Business Centre e ee

Many applications allow multiple versions of the plan at a time (i.e. “what if” versions of the plan) to project a variety of outcomes and help you select the one that is right for you. And many elements can be planned, and even calculated, from other elements automatically: sales, inventory, markdowns, turnover, margins, receipts and others. Channel and store plan applications have also come a long way. Some applications allow you to dynamically cluster stores into groups. You might also plan by store attributes that you define, or by store volumes by classification.

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9 18

It’s all in the details Now that you have your merchandise plan set up, how do you plan the inventory to fill your shelves? Assortment Planning applications are now available for every size of retailer and budget, with even the less sophisticated versions offering a tremendous number of features and benefits. What can you expect? Many Assortment Planning applications offer the ability to build the assortment from the bottom up, with key item planning for edited assortments. You can build the assortment based on attributes that you define, cluster stores together to simplify the process, and build, store and organize your offerings while the financial plan is being assembled. If you understand things better visually, some applications will even show you product images by store, allowing you to adjust the plan by moving the images around. Most importantly, many of these applications are fully integrated with the planning application, so there is one version of the truth, and one set of goals for everyone in the company.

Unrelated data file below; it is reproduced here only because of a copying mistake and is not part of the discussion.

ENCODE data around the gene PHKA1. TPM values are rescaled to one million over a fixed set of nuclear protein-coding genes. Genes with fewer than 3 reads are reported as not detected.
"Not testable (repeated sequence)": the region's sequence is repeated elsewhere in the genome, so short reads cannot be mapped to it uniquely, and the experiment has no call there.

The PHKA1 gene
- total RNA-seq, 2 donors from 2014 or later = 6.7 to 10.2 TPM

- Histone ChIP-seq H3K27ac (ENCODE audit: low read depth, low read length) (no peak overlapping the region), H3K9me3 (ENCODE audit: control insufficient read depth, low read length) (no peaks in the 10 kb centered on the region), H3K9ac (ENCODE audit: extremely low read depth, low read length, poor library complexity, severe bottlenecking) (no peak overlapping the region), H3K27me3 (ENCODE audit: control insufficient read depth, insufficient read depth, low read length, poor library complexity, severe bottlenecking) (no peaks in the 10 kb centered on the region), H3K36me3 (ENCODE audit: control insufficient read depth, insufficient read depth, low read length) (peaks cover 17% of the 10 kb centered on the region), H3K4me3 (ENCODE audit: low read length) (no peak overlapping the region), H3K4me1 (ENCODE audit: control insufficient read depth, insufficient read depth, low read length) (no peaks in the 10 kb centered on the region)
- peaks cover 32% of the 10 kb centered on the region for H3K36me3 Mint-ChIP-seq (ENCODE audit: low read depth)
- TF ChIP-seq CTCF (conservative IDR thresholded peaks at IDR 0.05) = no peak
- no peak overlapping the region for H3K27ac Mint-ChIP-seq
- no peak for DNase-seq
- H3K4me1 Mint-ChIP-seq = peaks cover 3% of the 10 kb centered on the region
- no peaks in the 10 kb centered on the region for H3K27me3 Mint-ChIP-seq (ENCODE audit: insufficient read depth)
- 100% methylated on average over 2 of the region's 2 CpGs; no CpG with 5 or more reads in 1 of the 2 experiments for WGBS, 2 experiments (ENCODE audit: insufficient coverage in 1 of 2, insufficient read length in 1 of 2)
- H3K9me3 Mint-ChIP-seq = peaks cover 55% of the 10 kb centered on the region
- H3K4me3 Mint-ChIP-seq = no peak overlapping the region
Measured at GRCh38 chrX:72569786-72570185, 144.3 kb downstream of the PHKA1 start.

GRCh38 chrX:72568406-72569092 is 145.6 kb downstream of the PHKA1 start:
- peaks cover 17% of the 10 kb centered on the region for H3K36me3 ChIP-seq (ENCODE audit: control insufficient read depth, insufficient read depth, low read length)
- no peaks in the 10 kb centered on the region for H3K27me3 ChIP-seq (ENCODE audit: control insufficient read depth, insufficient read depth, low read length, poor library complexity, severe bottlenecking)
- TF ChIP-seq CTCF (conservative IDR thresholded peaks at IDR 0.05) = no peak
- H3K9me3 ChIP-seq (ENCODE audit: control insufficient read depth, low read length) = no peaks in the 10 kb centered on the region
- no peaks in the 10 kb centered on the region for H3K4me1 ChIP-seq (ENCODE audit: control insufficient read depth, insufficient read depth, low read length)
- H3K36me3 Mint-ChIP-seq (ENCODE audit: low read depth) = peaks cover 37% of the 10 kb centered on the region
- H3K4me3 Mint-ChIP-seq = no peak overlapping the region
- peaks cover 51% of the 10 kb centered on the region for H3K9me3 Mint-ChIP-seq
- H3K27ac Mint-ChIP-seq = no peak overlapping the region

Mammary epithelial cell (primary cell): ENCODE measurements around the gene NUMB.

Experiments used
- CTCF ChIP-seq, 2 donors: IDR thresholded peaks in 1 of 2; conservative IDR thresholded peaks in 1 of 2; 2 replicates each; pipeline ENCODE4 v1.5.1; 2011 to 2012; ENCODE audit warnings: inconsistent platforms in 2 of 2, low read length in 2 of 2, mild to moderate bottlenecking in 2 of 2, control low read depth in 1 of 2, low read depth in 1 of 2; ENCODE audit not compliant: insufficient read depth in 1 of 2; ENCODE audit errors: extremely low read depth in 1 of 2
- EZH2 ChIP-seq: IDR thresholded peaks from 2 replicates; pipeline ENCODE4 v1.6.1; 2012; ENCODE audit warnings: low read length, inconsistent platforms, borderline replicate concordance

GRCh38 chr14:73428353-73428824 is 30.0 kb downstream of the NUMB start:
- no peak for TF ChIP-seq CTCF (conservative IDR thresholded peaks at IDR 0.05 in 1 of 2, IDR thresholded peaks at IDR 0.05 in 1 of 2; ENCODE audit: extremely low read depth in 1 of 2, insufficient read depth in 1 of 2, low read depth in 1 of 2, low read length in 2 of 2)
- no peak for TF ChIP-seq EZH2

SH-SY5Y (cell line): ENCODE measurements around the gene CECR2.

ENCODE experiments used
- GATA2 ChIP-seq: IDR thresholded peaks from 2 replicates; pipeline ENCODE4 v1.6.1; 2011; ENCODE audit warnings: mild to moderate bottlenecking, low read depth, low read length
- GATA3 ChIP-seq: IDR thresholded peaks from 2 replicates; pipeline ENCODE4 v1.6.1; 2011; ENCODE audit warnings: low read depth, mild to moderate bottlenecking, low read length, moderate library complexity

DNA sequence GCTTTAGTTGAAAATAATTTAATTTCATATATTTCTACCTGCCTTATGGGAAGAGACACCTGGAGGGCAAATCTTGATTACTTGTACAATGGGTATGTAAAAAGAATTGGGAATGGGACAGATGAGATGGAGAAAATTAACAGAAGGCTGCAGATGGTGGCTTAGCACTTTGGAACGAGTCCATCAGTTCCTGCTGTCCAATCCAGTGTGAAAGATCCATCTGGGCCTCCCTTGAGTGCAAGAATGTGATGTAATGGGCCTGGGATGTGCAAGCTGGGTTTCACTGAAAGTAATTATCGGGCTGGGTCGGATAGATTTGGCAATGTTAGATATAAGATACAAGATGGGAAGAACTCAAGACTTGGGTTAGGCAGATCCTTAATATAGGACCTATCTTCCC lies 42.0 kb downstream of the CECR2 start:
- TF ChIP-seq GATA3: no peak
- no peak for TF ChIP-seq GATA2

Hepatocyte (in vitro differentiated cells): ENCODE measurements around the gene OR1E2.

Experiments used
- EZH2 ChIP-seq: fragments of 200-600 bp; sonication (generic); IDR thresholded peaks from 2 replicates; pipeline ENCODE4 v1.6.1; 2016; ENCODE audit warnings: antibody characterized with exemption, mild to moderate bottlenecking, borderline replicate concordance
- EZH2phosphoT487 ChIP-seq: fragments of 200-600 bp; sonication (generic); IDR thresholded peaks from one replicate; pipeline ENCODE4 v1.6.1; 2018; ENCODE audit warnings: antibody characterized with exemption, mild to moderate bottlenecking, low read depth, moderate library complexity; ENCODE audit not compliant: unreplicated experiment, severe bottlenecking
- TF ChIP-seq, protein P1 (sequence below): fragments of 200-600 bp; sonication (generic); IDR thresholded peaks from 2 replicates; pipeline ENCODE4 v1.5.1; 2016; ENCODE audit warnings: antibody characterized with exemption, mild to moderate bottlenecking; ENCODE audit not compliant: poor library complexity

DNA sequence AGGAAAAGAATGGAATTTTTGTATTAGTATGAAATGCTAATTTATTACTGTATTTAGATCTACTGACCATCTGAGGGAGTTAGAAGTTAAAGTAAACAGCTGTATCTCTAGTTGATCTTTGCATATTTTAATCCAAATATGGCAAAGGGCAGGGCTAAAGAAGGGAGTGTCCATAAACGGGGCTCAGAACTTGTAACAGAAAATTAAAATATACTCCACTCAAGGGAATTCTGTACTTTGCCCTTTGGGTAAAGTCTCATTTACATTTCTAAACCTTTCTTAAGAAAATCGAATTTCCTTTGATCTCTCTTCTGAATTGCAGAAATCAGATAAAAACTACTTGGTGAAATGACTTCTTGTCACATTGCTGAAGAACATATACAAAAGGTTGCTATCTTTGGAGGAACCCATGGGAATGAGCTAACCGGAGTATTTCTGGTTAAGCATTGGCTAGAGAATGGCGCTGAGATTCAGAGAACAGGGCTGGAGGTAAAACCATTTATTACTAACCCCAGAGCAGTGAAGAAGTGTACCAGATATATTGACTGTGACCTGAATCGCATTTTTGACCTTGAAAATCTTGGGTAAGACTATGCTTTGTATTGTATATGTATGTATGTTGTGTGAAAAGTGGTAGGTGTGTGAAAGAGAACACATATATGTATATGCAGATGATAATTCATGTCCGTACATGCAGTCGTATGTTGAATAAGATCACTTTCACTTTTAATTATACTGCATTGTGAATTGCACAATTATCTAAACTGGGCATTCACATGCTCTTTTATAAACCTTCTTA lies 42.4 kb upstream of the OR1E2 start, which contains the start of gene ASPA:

Fulton Umbrellas (Canada) Ltd. 416-661-3493 fultonumbrellas.com

12

G.F-T Enterprises

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21

Heys International Ltd.

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IFC

Holiday Group Inc.

866-325-0660 holiday.ca

IBC

Lemon Lime Fashions Inc.

514-656-5010 lemonlimefashions.com

Louies Berry Inc.

514-823-9269 louiesberry.ca

OutSource Aim Imports

450-510-3928 sacogrande.com

Samsonite Canada Inc.

800-265-4933 samsonite.ca

Meeting the plan: Inside and outside the company Assuming you now have a plan for ever yone within your organization (that is, the financial, store operations, distribution centre and logistics, buyers and merchandisers and marketing), how can you be sure that the product will be available when you want and need it to meet your plan? Consider this: it is seldom what you don’t have that puts you out of business, but what you have too much of! You need to control your purchases to achieve your plan. An integrated Open to Buy application will analyze actual and planned sales by classification, along with available and required inventory, purchase orders and projected markdowns. It will then tell you how much at retail you can spend on that class in any month to achieve the plan. It is infinitely better to know early if you are overbought in one class, and unable to buy what you need in another. Then you can decide how to fix the problem! Full integration offers great benefits! Imagine that you plan your assortment and then need to create the purchase order to fill the plan. If the Assortment Planning and Purchase Order applications are fully integrated, then you can automatically set up the purchase order, eliminating costly errors and your valuable time. There are typically varying levels of integration offered, from none to full, so be sure to check before you buy! You also need to consider your external partners. Product Sourcing is the next related application, and again, is available for retailers of all sizes and budgets. You can now communicate with manufacturers and distributors to manage the product design, attributes, product flow and pricing, all based on your assortment plan.

Scooterbag Inc.

514-273-3266 scooterbag.com

8

Throat Threads Apparel

877-717-7466 throatthreads.com

5

Samboro Luggage (Canada) Corp. 905-305-1888 samboro.ca

17 7 17 13

OBC